"That is my understanding of the plan," she told Sherdog.com, "but we have not signed anything yet so I can't confirm it -- but we'd like that."
"Fighting in front of my people would be a dream for me," St. Pierre exclaimed. "The most fans I've ever fought in front of in Montreal was 5,000, maybe 6,000 at UCC/TKO. My people are very hot blooded, and they're going to give the UFC a show like they've never seen before."
Spenser revealed that she and St. Pierre have a long-term strategy that will give the fighter options when he reaches the end of his career.
"Right around the time we started working together, Bjorn Borg was putting his Wimbledon trophies up for sale on eBay," Spenser said. "And that's not where we want to be. We don't want to see the UFC belts for sale."
Spenser's discussions with St. Pierre -- she's handling everything outside the Octagon, and he's handling everything inside it -- have led to steps that will allow him to reach his goals for 10 to 15 years from now.
The first step in this plan is of course to win the championship back from Serra. St. Pierre wants it made very clear that him winning the rematch is the only possible outcome.
"I am going to come with a specific strategy, and it's going to be a different story," he said emphatically. "They're going to see my eyes when I step into the Octagon. I'm going to have a different look. I'm going to look like a totally different guy, and people will understand when they see that fight."
After watching St. Pierre's most recent dismantling of Hughes, it's easy to believe he means what he says. One of the things he credits for the rebound was his decision to see a sports psychologist after the learning the impact it had on some Olympians.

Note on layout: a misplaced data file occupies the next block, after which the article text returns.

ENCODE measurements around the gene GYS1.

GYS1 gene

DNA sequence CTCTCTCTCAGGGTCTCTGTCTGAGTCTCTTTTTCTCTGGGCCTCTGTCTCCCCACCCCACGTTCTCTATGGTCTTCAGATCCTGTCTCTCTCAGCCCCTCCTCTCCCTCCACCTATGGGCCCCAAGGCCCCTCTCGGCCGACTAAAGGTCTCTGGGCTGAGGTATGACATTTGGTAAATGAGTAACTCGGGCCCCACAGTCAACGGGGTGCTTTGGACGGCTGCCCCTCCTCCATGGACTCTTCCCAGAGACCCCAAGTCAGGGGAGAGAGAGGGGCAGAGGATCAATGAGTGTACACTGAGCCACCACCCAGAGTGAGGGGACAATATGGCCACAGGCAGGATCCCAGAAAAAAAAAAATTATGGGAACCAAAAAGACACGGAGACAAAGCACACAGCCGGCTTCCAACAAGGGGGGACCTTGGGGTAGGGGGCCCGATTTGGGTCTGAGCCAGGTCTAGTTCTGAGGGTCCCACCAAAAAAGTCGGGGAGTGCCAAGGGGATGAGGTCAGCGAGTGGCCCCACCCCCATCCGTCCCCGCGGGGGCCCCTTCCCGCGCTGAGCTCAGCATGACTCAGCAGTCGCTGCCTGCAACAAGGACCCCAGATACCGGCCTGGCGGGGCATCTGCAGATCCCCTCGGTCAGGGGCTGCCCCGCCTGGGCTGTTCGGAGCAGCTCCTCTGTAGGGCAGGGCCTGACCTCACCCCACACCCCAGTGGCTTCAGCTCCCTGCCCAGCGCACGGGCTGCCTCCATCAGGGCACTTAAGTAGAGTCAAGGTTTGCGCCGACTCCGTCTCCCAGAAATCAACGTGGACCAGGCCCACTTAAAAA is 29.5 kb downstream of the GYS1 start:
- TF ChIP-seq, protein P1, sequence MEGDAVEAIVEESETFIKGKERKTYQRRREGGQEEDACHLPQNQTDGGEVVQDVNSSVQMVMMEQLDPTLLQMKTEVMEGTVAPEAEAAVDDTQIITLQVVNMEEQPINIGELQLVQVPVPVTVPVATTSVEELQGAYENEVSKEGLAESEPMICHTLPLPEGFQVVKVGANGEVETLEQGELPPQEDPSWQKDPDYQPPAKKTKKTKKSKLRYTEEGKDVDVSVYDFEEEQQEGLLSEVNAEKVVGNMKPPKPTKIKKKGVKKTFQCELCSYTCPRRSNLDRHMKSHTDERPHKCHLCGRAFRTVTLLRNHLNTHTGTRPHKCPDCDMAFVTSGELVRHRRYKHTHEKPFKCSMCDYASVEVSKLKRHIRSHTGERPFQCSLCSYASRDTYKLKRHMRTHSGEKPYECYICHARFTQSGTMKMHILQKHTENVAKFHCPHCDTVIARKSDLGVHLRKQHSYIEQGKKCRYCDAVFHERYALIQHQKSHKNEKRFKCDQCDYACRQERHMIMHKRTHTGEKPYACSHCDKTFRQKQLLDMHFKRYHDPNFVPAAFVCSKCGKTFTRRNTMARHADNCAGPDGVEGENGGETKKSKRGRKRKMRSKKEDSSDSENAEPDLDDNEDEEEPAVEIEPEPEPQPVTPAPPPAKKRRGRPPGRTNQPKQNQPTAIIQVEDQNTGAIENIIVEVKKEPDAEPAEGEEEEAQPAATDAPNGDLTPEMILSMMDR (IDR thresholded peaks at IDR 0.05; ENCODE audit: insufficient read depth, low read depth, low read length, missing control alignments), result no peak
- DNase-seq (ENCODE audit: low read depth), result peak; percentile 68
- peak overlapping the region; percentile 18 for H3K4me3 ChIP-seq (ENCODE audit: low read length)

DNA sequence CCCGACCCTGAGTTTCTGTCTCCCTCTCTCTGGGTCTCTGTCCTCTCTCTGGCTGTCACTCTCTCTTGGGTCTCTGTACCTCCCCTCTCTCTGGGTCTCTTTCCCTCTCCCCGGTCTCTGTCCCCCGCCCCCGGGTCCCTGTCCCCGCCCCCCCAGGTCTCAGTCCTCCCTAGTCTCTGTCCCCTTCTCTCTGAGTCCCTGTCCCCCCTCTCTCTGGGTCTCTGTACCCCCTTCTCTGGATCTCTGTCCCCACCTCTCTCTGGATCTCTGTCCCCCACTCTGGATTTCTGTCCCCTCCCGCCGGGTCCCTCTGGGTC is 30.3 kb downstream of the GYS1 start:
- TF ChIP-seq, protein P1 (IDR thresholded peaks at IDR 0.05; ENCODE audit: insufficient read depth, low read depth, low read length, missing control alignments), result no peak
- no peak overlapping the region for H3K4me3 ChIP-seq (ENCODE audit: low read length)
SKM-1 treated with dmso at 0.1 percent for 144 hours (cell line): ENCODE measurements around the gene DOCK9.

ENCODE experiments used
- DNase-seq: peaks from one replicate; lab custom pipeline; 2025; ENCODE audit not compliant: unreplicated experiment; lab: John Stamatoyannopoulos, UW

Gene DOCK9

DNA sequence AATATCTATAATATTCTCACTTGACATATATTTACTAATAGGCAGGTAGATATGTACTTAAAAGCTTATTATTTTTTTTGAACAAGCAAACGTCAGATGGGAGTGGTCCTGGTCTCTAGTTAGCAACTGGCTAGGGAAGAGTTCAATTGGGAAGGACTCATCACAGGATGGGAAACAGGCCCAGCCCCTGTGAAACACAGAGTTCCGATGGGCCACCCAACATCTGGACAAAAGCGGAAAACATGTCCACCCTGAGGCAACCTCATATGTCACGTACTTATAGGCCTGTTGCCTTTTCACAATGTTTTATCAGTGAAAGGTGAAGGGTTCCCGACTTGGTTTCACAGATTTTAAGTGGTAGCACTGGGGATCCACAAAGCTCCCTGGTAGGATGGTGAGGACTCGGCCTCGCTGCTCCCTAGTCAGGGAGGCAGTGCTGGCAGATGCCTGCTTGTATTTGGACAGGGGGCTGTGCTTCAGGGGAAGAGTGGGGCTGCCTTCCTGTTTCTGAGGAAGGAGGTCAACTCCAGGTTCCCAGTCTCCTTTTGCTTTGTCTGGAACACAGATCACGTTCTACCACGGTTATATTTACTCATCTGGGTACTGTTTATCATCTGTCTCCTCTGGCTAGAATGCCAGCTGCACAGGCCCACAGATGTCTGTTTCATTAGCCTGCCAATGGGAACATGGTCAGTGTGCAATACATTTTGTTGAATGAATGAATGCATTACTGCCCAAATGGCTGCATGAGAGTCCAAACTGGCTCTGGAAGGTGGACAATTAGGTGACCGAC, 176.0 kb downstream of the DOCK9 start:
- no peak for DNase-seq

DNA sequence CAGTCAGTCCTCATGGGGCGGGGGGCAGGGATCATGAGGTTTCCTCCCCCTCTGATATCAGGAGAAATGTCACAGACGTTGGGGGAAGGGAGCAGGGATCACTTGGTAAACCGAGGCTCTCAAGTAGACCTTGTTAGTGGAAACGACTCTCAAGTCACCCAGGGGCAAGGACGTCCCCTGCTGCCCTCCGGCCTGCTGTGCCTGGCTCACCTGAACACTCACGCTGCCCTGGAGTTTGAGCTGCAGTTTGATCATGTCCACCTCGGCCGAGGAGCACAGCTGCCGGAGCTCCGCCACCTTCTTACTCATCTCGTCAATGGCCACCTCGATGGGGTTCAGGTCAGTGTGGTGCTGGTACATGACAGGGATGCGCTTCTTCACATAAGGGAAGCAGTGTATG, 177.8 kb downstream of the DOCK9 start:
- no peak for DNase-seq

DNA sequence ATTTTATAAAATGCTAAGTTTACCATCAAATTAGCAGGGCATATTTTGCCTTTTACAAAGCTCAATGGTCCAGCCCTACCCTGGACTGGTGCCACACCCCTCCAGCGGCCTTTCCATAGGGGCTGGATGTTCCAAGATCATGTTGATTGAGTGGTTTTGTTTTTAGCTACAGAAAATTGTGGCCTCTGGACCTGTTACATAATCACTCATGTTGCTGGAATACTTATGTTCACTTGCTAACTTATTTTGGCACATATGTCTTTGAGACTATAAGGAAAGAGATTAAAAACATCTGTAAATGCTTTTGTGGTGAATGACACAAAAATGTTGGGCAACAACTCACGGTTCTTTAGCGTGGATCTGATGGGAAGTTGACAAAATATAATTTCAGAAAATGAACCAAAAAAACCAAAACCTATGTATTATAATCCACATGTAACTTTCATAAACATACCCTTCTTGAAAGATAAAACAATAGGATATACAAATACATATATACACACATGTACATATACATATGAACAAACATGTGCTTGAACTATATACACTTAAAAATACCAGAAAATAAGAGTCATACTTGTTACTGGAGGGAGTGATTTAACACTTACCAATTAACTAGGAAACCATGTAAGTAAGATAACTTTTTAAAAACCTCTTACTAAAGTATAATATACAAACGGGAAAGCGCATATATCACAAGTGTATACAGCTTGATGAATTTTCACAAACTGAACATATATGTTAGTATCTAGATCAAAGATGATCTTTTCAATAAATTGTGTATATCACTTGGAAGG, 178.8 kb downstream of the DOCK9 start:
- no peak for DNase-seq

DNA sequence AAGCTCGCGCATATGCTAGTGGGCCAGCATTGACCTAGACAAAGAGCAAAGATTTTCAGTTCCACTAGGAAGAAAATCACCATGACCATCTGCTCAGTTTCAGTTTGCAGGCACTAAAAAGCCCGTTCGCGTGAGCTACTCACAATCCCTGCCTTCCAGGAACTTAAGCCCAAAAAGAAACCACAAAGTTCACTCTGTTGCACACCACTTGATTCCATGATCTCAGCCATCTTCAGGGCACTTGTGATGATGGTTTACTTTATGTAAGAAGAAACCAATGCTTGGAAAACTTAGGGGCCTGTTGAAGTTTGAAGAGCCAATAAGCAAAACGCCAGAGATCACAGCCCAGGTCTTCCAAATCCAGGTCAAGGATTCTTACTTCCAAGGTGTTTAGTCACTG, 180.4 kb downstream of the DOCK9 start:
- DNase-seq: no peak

"I used to think that people who needed to see a psychologist were crazy or weak," he said. "But at a certain level you need it. Visualization and positive imagery are very important. People underestimate the power of the mental aspect; it helped me a lot."
After the Serra fight, St. Pierre's long-term plan gets only more ambitious.
"He wants to leave a legacy," Spenser said. "He wants to be the most dominant fighter the UFC and MMA has ever seen, and he intends to accomplish that by dominating the 170-pound weight class, moving up to the 185 weight class and then eventually the light heavyweight class."
That's a pretty daunting goal, but Spenser thinks if anyone can do it, Georges has shown that he's the one. "If he does that," she said, "I don't think there's a doubt that he will be the best fighter to ever have graced the sport."
So when might this move up weight classes happen? St. Pierre is not too sure.
"When it's going to be time, it's going to be time," he said. "It's going to depend on the circumstances. It's going to be for the challenge."
Spenser added: "That's going to be a discussion we have with the UFC after this next fight. They've got some contenders that they've proposed down the road. We don't have an exact plan as to when that would occur. There's definitely a few more fights at the 170 level."
Asked how close he is now to being the fighter he wants to be, St. Pierre answered that he will never be perfect.
"I'll get closer and closer, but I'll never reach perfection because perfection is impossible," he said. "I'm still learning new techniques ... getting better."
Still getting better? Maybe he is.
Regardless, Georges St. Pierre (Pictures) has already begun writing his legacy.